They are taught to use language for the purposes of analysis, argument, reflection, persuasion and of course, to use language creatively and imaginatively.
The importance of using language verbally is a vital principle in the teaching of English. Students deliver a range of oral presentations in order to hone their speaking skills and to develop the self-assurance that comes with this ability.
In a world where the media plays a powerful role, adolescents receive much of their information about the world passively. We aim to make them active, independent learners and to help them engage in a dynamic way with texts of all kinds.
Our curriculum is designed, then, to help students recognise the liberating and empowering abilities of language, to understand how literature has developed over the course of history, and to give them the confidence that comes with linguistic mastery.
Prep to Year 6
The Primary English program focuses on reading, writing, talking, listening and language conventions (spelling, grammar, punctuation and handwriting). The reading program involves the use of Letterland, THRASS and SRA in addition to a variety of other reading activities. Each term, students are explicitly taught and exposed to different written text types including recounts, narratives, procedures, information reports, explanations, discussions, expositions, poetry and descriptions. To consolidate students' spelling skills, the Spelling Mastery Program is incorporated into the Year Two to Year Six English program. To complement the Spelling program within the Primary school, all students in Years One to Six have access to the Spellodrome program. These approaches to teaching English are well established systems for assisting children to read and write and meet the required curriculum guidelines.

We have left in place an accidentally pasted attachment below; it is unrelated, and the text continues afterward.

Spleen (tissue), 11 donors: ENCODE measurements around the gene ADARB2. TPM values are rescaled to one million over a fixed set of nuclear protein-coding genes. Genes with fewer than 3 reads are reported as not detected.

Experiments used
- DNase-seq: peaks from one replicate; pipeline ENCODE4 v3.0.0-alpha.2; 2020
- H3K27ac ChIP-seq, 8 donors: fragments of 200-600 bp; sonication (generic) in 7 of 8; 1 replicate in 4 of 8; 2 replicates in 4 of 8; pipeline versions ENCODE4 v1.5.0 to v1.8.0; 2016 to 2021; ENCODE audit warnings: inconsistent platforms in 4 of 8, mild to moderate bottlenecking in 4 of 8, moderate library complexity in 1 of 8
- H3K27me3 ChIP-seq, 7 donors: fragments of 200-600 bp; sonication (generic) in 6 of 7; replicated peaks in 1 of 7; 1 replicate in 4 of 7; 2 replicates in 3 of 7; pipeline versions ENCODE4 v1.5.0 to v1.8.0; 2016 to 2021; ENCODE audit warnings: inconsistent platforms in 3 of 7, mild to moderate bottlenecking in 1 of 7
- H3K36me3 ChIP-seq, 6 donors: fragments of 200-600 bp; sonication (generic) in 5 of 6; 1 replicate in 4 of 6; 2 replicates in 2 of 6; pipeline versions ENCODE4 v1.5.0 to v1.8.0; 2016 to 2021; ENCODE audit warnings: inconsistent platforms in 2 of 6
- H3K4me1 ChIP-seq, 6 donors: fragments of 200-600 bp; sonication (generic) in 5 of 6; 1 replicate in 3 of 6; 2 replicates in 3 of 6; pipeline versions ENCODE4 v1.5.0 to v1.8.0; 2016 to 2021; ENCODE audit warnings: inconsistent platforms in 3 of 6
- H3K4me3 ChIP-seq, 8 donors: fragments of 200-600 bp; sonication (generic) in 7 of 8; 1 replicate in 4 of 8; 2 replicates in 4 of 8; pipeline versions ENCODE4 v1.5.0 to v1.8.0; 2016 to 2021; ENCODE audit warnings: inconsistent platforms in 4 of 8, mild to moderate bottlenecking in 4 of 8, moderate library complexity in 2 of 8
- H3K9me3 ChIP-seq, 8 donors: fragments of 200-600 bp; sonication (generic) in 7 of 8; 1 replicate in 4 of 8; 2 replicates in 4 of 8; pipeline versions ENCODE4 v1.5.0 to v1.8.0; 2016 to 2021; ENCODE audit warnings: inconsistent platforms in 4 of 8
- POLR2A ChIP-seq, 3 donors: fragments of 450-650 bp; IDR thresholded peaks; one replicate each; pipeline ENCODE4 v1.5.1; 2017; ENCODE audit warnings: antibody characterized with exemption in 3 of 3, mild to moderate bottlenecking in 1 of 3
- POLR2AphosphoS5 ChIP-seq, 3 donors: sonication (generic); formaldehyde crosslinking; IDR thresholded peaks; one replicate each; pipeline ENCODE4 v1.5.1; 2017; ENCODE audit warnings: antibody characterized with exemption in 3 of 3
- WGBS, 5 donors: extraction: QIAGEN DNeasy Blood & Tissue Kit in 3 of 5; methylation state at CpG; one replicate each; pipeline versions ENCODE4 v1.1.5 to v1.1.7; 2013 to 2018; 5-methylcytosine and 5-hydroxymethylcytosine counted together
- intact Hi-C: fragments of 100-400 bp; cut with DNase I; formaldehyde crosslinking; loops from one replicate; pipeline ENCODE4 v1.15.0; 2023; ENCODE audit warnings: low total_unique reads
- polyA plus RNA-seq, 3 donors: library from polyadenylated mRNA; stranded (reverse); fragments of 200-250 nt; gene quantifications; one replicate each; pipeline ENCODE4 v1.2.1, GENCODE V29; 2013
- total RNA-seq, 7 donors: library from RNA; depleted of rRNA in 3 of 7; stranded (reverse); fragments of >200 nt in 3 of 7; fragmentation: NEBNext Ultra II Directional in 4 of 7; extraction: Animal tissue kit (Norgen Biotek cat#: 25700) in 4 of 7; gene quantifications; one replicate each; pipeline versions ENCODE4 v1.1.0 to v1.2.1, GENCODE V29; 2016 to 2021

Years 7 to 10
In these years, students consolidate their technical skills with a sequenced program of grammar and spelling so that they learn the importance of writing and speaking with precision and accuracy. They are also introduced to the conventions of
Film (both feature films and documentaries).
Students are exposed to a variety of these text types and assessment involves both written and spoken tasks. Over the course of these four years, tasks are designed to complement those of the previous years and to increase in complexity. In this way, students are developing their skills and understanding in preparation for the final two years of their schooling.
Years 11 and 12
The Queensland Studies Authority syllabus for English forms the basis of study for these two years and our Work Program is designed to offer an engaging series of tasks based on a wide range of texts. Students are taught the importance of analysing texts critically, of using their imagination to create texts of their own, and to understand how persuasive and reflective language operates.
We hope to imbue our senior students with an understanding of literary history and of the ways in which literature both shapes and reflects cultural mores. We aim also to teach them to use language themselves to reflect their own developing sense of identity.
An integrated Curriculum
The study of English is essential for students in all subject areas. Their ability to comprehend texts of all types, and to offer responses, both verbally and in written form is crucial to their success.
If you have any questions, or would like to discuss any aspect of teaching and learning English at St. Andrew’s, please contact the Head of Faculty, Ms Amanda Wallas.